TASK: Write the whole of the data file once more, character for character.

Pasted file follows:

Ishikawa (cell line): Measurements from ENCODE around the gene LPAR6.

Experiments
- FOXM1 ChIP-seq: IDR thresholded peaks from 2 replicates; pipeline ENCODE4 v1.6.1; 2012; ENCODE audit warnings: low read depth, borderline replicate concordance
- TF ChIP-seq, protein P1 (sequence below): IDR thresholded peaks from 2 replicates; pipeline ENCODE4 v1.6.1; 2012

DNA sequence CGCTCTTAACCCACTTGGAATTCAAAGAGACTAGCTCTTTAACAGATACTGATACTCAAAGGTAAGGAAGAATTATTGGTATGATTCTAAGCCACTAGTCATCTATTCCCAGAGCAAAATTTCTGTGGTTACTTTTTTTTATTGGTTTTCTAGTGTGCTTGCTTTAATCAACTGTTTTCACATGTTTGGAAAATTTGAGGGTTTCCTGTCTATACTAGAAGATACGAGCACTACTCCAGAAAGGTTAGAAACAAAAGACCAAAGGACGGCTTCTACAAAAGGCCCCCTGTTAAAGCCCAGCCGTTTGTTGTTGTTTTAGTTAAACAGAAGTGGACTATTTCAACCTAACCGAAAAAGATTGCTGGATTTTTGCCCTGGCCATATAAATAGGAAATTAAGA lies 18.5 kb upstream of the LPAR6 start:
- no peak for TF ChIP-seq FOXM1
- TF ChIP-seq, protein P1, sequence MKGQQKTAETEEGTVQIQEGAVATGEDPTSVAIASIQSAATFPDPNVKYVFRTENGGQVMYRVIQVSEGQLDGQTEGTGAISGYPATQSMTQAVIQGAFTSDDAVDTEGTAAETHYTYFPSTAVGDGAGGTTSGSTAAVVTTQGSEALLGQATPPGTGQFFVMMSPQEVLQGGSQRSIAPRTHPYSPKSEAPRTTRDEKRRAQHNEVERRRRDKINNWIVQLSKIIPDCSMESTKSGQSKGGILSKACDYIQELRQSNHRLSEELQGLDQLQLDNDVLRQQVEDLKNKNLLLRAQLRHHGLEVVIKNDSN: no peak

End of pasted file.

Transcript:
Ishikawa (cell line): Measurements from ENCODE around the gene LPAR6.

Experiments
- FOXM1 ChIP-seq: IDR thresholded peaks from 2 replicates; pipeline ENCODE4 v1.6.1; 2012; ENCODE audit warnings: low read depth, borderline replicate concordance
- TF ChIP-seq, protein P1 (sequence below): IDR thresholded peaks from 2 replicates; pipeline ENCODE4 v1.6.1; 2012

DNA sequence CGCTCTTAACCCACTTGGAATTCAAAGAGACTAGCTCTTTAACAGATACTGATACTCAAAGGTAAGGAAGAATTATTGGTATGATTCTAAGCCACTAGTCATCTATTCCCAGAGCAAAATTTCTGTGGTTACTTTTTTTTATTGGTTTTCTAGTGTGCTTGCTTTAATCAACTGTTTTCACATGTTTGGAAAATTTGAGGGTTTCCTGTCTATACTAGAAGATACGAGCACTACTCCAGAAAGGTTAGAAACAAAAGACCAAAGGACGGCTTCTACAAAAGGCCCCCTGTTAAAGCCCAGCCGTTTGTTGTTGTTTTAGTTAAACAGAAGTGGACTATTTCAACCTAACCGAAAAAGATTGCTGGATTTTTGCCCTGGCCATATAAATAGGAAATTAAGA lies 18.5 kb upstream of the LPAR6 start:
- no peak for TF ChIP-seq FOXM1
- TF ChIP-seq, protein P1, sequence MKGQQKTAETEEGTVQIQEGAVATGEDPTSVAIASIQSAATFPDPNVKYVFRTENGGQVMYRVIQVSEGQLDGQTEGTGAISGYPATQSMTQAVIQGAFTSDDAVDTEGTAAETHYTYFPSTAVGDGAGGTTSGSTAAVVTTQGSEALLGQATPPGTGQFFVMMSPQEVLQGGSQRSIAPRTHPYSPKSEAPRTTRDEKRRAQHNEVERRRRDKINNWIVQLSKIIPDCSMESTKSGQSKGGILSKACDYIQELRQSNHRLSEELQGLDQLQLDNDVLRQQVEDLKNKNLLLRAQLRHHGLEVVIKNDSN: no peak